The overall sound of the Coda was complete. There was no question that the 15.0 could pass along all the detail present in my recordings, and this was especially noticeable with recordings made at resolutions greater than 16-bit/44.1kHz. But it could also handle macrodynamics as easily as some of the huge brutes I’ve heard. I played Audioslave and Alice in Chains at peaks of 100dB, and the Coda showed no signs of strain or sonic distress. And mind you, this was with a pair of B&W 803 Diamonds, which aren’t the most easy-to-drive speakers in the world. The 803s benefit from a healthy dose of power, and the Coda was able to oblige at any volume level. In fact, in some of my near-out-of-control rock listening sessions, I sensed that I was out of headroom with the speakers more than with the amplifier. The 15.0’s 150Wpc rating is real power -- those watts are backed up by a huge power supply and plenty of output devices, so it was easy to hear the huge heart this amp has.
The gusto with which the 15.0 played manifested itself over and over in my listening. It displayed plenty of grunt with power music such as the rock mentioned above, but was never brutish in demeanor with more nuanced music. While I’m sure there are speakers that would tax it -- MBLs, perhaps? -- they wouldn’t be speakers that audiophiles would encounter all too often. If your speakers are 4-ohm designs, then you can draw a full 300Wpc from the 15.0 -- and that’s a lot of watts. My point is that the Coda proved very powerful in use, without sacrificing a bit of inner detail or subtlety to deliver that abundance of power.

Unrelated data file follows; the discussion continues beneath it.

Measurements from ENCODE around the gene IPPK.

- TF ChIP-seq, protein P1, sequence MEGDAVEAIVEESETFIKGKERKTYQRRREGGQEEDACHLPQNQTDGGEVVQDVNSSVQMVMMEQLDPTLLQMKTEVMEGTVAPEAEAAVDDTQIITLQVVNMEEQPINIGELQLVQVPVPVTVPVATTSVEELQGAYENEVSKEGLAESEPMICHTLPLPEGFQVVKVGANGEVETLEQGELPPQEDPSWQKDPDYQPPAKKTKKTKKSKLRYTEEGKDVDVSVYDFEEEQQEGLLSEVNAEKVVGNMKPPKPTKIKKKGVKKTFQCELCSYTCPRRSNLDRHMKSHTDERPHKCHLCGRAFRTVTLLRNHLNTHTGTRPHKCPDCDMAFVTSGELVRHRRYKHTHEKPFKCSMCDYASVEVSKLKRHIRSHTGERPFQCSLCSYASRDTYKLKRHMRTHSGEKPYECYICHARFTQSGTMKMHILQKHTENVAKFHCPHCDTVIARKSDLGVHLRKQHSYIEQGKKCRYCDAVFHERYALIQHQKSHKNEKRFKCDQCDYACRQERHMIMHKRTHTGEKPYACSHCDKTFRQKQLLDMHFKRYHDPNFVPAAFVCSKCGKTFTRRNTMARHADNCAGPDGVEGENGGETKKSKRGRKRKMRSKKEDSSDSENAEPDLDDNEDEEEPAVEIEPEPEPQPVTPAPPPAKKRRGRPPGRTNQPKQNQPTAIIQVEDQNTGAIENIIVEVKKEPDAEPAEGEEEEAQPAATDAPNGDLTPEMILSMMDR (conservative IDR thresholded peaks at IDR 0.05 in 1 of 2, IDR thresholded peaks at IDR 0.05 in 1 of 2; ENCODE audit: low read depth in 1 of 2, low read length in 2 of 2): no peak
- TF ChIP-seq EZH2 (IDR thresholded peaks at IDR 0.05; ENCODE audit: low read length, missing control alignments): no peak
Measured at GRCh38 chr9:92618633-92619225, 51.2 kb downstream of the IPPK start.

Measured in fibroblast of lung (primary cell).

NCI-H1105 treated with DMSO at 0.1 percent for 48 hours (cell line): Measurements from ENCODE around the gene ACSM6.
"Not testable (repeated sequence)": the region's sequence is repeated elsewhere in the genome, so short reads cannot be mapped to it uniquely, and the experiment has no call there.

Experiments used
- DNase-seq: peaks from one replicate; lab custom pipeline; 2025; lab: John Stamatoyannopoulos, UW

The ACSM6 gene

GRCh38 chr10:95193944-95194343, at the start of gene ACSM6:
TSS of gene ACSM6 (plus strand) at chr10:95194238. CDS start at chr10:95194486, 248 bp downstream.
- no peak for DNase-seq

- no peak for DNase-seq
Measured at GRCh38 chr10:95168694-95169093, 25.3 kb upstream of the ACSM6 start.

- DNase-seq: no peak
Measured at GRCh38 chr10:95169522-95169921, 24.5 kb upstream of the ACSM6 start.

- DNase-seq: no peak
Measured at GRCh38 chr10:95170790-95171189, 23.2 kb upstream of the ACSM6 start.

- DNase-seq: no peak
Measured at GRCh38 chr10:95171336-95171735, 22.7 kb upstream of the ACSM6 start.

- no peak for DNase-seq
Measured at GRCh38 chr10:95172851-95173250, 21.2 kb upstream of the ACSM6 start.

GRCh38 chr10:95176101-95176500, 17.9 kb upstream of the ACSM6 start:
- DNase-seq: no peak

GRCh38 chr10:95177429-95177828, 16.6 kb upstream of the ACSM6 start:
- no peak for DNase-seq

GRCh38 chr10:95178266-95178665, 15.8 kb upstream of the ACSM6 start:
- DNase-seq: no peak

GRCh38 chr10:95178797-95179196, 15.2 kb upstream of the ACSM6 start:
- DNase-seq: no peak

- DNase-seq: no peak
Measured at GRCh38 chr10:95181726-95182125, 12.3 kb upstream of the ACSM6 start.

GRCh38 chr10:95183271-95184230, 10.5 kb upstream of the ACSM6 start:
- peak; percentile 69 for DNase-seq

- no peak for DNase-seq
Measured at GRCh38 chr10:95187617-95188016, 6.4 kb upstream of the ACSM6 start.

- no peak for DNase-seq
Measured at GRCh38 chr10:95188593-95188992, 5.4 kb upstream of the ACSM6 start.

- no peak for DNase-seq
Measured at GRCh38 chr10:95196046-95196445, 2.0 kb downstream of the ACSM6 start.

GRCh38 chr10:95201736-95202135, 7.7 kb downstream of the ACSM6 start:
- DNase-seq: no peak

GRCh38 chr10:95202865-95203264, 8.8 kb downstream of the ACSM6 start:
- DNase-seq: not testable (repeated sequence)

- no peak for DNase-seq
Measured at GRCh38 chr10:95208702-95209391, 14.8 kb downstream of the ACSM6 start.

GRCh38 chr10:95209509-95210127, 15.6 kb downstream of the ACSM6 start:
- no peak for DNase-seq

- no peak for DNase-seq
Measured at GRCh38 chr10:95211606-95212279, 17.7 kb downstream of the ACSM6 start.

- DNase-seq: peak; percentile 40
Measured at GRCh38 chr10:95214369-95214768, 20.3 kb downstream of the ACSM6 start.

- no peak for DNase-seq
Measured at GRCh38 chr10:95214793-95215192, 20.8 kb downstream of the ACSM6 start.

The Coda Technologies 15.0 is one heckuva piece of US-made hardware. I would confidently put the 15.0 in any system at any price and feel certain that it would hold its own. It’s that good. It has plenty of brute-force drive, as well as that golden tone that only class-A amps seem to deliver. It is ultra-resolving of fine detail, yet can handle huge dynamic swings without breaking a sweat. And it’s evenhanded across the audioband, but can also sound magical in specific areas, based on the recording.